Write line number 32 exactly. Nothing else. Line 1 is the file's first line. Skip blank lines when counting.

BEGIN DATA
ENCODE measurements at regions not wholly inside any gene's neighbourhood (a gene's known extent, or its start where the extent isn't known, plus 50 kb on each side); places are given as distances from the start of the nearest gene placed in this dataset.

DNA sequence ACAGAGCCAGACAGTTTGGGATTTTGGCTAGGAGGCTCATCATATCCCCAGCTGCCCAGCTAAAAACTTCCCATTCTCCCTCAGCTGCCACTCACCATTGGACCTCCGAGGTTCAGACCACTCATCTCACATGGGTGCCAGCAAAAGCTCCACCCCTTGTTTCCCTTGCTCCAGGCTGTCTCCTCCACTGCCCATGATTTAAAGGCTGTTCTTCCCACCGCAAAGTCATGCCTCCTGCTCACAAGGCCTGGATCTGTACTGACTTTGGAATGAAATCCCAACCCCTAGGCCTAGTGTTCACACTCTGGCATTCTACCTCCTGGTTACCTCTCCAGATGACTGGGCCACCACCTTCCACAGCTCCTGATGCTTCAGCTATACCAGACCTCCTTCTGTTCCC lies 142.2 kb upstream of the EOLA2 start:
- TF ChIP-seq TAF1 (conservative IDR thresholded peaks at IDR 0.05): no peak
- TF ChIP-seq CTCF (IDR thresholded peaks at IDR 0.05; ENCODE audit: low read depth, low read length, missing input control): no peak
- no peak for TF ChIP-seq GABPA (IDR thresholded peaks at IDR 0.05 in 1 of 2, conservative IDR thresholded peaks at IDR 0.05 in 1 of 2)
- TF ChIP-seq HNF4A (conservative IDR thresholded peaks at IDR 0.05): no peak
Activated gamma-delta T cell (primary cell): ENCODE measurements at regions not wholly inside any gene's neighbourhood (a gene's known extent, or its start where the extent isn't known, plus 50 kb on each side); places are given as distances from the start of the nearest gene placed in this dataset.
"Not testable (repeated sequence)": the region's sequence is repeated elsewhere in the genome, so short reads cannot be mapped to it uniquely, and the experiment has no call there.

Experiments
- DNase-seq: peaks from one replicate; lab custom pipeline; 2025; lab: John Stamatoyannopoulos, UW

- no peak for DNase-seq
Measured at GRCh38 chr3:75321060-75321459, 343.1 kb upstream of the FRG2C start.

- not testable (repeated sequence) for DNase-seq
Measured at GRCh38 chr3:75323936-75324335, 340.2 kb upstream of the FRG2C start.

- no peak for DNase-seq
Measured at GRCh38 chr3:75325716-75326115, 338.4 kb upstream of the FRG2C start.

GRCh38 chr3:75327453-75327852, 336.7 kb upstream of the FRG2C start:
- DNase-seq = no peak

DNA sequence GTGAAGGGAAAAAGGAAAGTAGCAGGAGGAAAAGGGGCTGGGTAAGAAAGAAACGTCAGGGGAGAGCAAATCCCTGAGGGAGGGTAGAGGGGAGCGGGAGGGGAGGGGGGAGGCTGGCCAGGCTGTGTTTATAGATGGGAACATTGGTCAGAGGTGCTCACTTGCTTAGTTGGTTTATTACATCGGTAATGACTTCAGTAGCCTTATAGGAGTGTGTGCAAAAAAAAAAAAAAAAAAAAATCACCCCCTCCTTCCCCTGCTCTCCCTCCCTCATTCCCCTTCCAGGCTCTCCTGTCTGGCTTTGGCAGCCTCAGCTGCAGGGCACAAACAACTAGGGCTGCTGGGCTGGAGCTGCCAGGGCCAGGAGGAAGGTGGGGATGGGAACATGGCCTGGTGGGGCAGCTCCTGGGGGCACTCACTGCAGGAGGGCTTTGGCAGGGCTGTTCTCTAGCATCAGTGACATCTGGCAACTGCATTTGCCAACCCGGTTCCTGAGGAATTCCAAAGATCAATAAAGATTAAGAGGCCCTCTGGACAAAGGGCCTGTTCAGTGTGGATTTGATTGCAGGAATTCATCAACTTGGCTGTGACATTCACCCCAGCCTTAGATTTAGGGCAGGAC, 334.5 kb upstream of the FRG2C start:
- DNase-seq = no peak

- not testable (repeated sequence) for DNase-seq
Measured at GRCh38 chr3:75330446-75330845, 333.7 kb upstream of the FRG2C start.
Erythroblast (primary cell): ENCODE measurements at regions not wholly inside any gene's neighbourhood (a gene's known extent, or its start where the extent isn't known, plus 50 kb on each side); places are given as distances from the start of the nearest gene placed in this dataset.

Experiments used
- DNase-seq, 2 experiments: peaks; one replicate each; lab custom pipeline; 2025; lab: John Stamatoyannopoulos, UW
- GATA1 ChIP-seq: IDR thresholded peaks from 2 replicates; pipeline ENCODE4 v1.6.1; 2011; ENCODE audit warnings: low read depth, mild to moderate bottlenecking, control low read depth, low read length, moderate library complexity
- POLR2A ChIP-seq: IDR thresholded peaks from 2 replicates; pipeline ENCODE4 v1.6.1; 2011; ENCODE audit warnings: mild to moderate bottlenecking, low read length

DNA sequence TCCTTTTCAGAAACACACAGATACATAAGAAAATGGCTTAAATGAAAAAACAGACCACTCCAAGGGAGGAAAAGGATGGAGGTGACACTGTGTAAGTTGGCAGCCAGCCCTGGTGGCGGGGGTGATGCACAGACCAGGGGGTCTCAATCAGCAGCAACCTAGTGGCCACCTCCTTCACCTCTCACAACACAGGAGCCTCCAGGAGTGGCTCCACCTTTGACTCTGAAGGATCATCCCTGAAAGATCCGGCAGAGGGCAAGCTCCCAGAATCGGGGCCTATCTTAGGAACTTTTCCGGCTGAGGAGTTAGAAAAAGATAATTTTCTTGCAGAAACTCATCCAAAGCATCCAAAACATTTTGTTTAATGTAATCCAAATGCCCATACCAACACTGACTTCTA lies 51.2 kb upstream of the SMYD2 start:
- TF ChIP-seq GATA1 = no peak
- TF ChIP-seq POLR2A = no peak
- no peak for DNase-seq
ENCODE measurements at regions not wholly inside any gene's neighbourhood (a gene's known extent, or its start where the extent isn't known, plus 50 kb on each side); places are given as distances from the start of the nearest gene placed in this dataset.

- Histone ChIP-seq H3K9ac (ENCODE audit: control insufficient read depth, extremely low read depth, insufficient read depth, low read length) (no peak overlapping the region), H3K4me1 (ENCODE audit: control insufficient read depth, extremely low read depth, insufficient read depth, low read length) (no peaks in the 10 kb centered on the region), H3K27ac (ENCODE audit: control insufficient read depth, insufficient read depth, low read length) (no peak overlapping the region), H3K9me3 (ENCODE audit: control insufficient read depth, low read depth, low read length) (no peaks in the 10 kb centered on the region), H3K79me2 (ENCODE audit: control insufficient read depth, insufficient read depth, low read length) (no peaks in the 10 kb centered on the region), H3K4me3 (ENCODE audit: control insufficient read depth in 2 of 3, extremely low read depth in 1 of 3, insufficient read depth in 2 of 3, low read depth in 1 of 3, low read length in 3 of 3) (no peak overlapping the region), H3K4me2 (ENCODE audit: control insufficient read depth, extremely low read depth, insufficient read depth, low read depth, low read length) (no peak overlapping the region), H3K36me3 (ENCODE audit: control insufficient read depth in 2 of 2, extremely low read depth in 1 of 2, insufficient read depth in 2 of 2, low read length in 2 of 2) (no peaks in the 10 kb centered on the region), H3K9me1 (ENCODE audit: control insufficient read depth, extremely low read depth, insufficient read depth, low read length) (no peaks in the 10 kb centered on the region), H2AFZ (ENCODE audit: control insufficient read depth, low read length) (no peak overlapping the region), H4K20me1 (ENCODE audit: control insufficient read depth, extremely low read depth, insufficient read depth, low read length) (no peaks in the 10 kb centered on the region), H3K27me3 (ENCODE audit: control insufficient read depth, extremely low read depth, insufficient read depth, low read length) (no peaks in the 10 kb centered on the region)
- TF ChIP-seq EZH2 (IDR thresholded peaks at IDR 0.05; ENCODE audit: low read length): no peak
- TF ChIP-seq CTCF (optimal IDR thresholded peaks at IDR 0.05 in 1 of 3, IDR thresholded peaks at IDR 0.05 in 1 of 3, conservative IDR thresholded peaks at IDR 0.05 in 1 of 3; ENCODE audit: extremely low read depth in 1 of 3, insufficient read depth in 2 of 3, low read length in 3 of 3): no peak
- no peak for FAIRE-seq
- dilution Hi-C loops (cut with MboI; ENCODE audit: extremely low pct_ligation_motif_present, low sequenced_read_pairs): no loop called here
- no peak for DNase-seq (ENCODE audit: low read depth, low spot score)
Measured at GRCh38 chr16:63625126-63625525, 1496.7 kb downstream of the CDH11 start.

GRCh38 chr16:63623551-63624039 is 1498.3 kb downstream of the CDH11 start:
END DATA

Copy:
ENCODE measurements at regions not wholly inside any gene's neighbourhood (a gene's known extent, or its start where the extent isn't known, plus 50 kb on each side); places are given as distances from the start of the nearest gene placed in this dataset.